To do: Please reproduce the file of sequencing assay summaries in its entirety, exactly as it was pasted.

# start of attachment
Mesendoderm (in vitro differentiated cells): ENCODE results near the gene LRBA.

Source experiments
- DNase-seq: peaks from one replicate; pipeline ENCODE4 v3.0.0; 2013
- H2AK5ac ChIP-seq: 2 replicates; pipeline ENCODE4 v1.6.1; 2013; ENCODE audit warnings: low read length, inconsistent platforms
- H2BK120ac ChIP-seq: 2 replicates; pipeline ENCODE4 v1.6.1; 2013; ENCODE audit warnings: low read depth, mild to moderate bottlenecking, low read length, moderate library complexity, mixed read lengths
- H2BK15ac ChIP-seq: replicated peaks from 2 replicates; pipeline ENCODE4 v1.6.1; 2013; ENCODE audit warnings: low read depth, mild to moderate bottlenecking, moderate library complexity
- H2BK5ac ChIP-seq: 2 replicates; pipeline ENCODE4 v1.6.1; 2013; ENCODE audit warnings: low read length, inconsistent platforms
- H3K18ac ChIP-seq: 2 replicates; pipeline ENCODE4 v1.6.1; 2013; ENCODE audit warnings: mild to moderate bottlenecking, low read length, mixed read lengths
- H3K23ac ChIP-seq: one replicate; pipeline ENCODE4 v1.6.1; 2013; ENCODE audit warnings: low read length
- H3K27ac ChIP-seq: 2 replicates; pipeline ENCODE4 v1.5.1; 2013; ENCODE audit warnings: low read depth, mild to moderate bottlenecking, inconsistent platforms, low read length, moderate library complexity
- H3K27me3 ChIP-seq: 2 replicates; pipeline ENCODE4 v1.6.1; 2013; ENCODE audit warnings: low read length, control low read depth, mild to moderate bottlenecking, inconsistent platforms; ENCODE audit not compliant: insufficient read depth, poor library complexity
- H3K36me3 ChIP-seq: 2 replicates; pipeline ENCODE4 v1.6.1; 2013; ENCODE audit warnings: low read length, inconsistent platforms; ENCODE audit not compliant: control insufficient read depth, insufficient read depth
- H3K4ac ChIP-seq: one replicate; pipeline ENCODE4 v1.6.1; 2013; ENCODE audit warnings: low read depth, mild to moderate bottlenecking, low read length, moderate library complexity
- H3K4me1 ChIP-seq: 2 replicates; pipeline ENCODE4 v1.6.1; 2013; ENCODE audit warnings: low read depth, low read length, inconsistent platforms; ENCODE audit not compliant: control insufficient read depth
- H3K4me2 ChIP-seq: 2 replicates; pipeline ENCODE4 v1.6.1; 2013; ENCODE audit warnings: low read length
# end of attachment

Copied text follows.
Mesendoderm (in vitro differentiated cells): ENCODE results near the gene LRBA.

Source experiments
- DNase-seq: peaks from one replicate; pipeline ENCODE4 v3.0.0; 2013
- H2AK5ac ChIP-seq: 2 replicates; pipeline ENCODE4 v1.6.1; 2013; ENCODE audit warnings: low read length, inconsistent platforms
- H2BK120ac ChIP-seq: 2 replicates; pipeline ENCODE4 v1.6.1; 2013; ENCODE audit warnings: low read depth, mild to moderate bottlenecking, low read length, moderate library complexity, mixed read lengths
- H2BK15ac ChIP-seq: replicated peaks from 2 replicates; pipeline ENCODE4 v1.6.1; 2013; ENCODE audit warnings: low read depth, mild to moderate bottlenecking, moderate library complexity
- H2BK5ac ChIP-seq: 2 replicates; pipeline ENCODE4 v1.6.1; 2013; ENCODE audit warnings: low read length, inconsistent platforms
- H3K18ac ChIP-seq: 2 replicates; pipeline ENCODE4 v1.6.1; 2013; ENCODE audit warnings: mild to moderate bottlenecking, low read length, mixed read lengths
- H3K23ac ChIP-seq: one replicate; pipeline ENCODE4 v1.6.1; 2013; ENCODE audit warnings: low read length
- H3K27ac ChIP-seq: 2 replicates; pipeline ENCODE4 v1.5.1; 2013; ENCODE audit warnings: low read depth, mild to moderate bottlenecking, inconsistent platforms, low read length, moderate library complexity
- H3K27me3 ChIP-seq: 2 replicates; pipeline ENCODE4 v1.6.1; 2013; ENCODE audit warnings: low read length, control low read depth, mild to moderate bottlenecking, inconsistent platforms; ENCODE audit not compliant: insufficient read depth, poor library complexity
- H3K36me3 ChIP-seq: 2 replicates; pipeline ENCODE4 v1.6.1; 2013; ENCODE audit warnings: low read length, inconsistent platforms; ENCODE audit not compliant: control insufficient read depth, insufficient read depth
- H3K4ac ChIP-seq: one replicate; pipeline ENCODE4 v1.6.1; 2013; ENCODE audit warnings: low read depth, mild to moderate bottlenecking, low read length, moderate library complexity
- H3K4me1 ChIP-seq: 2 replicates; pipeline ENCODE4 v1.6.1; 2013; ENCODE audit warnings: low read depth, low read length, inconsistent platforms; ENCODE audit not compliant: control insufficient read depth
- H3K4me2 ChIP-seq: 2 replicates; pipeline ENCODE4 v1.6.1; 2013; ENCODE audit warnings: low read length